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Lex maniac

Investigating changes in American English vocabulary over the last 40 years

teach to the test

(1990’s | academese (education) | “teach,” “cheat”)

This term is almost always derogatory, regardless of which side of the great education debate it issues from. It doesn’t have to be. As my girlfriend points out, “teach to the test” (“teach the test” is a legitimate variant) ought to be a neutral term, one of many possible strategies for convincing students to learn. If you are teaching algebra or history, you probably break the course up into units with a test every unit or two. The concepts, methods, and facts that you’ve imparted are covered on the test, or at any rate the test does not include material that you have not discussed during class. So you are teaching to the test no matter how the term is defined: you are feeding students what they will be tested on and then testing them on it. Of course, you are also writing the tests and administering them frequently. This time-honored method is not generally called “teaching to the test,” because no one objects to it — it is generally known as “teaching.”

But “teach to the test” has acquired an unmistakable feel of unethical or dishonorable conduct by teachers (often under pressure from administrators). It is a way of raising scores to create the appearance that students are smarter or better prepared than they really are, without the more brazen cheating that teachers and administrators occasionally engage in — supplying correct answers to students, or changing some of the incorrect ones later. Tellingly, the phrase is applied almost invariably to standardized tests administered annually (or less frequently). Whether it implies avoiding large swaths of the curriculum because the teacher knows they won’t show up on the test, or whether it suggests teachers abandoning proven pedagogical methods in favor of brute-force cramming only the material students will be examined on — whether students are being given an unfair advantage in taking the test or whether they are being shortchanged in their educations — both sides agree that “teaching to the test” is trouble with a capital T. The anti-testing crowd says the temptation is overwhelming and the only way to get rid of it is to reduce the sway of standardized achievement or aptitude tests. The pro-testing crowd says we need to make better tests, so teaching to the test will be indistinguishable from good teaching. And where it stops nobody knows.

As noted above, “teach the test” pops up often enough to count as a variant, and it seems more logical somehow. The addition of “to” has an effect I can’t quite define. It reminds me of the phrase “speak to” (as in “talk with authority about” or “address”), a usage grown much more commonplace in the last thirty years or so. How to translate “to”? “In the direction of”? “As the goal”? “Sticking to the outline of”? Probably the last: teaching to the test turns the test (whichever one it is) into the template for the course, to the detriment of any other educational interest. Advocates of reducing standardized tests can point to a fearsome list of the casualties of such instruction: stifled creativity, absence of opportunities for critical thinking and analysis, abandonment of any attempt to convey complexity of concepts or processes. Over time, it distorts the very definition of education, placing severe limitations on approaches to learning and throwing out the window any notion of broad-based grasp of the subject in favor of test-question-sized bits of multiple-choice knowledge. Test scores, baby, gimme test scores. They’re like stock prices — they have to keep going up. Not surprising, given the corporate model of education that we have tacitly embraced in the last generation or two.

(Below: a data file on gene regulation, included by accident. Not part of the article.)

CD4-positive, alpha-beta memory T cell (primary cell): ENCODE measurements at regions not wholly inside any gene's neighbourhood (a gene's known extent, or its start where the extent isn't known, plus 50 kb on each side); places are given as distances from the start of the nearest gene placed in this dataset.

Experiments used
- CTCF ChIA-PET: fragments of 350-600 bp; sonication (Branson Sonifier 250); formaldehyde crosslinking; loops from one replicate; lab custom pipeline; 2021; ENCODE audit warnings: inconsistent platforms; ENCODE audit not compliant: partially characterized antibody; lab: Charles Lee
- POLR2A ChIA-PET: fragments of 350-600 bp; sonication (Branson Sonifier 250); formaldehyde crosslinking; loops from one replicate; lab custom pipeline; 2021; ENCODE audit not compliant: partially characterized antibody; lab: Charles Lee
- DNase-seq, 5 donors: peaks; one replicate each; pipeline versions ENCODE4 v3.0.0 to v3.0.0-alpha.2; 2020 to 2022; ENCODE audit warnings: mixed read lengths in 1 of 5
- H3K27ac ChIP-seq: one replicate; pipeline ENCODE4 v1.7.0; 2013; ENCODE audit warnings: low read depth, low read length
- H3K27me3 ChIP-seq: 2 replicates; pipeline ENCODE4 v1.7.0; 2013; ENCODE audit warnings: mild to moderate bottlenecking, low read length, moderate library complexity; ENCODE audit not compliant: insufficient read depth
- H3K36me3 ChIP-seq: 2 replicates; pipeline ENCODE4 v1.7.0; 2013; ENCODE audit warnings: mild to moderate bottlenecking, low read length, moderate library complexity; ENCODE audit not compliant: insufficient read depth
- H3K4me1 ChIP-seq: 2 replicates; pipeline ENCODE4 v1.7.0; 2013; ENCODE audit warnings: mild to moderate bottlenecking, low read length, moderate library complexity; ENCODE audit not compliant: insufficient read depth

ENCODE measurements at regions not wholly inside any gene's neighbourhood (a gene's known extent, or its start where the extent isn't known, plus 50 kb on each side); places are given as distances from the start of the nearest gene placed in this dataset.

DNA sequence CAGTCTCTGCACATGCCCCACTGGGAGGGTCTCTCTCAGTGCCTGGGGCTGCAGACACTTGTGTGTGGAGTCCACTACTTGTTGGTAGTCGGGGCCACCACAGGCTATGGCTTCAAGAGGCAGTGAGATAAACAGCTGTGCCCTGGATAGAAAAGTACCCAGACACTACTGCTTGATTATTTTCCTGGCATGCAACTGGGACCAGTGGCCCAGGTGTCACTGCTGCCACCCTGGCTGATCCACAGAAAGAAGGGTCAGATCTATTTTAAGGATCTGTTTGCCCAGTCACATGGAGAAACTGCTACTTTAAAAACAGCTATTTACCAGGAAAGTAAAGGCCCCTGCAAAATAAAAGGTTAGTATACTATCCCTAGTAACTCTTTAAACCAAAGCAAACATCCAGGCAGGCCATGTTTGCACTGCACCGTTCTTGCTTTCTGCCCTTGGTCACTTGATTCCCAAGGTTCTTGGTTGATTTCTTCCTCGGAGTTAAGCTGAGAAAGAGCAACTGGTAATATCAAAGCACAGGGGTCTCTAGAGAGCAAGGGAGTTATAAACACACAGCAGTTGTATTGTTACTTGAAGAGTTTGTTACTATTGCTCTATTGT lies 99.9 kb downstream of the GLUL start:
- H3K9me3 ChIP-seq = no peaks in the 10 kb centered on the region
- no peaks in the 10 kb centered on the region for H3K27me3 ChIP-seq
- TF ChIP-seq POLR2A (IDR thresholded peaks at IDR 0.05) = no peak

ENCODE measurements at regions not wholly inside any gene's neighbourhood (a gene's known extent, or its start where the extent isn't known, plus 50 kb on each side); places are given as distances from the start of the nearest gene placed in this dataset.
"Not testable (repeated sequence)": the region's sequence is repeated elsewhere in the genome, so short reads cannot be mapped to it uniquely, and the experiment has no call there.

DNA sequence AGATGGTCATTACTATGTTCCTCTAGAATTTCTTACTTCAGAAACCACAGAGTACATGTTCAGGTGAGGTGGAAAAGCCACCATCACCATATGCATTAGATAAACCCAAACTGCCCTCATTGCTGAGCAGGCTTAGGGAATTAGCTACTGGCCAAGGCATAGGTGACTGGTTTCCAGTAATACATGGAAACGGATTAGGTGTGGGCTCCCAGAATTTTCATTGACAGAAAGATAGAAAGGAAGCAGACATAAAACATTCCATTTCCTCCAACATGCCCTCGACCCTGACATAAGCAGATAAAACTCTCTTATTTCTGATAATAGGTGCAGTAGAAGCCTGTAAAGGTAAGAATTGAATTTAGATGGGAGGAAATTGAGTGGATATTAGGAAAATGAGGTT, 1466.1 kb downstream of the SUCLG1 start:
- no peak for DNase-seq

One thing the term generally does not seem to mean is instruct students in techniques of taking standardized tests. When to guess, how much time to give a particular question before giving up, understanding how the tests are graded, etc. This sort of thing was normal in my youth for kids getting ready for the SAT, and no one objected to it then, and as far as I know no one does now, either. Certainly not the legions of disgruntled liberal-arts graduates who fill all those test-prep tutoring slots.

“Teach to the test” started to appear in the educational literature in the sixties and started to emerge in the mainstream during the eighties. Its use has grown more common as standardized tests have been given a larger and larger role in evaluating students, teachers, and public education in general. There is no reason to think it will disappear any time soon.


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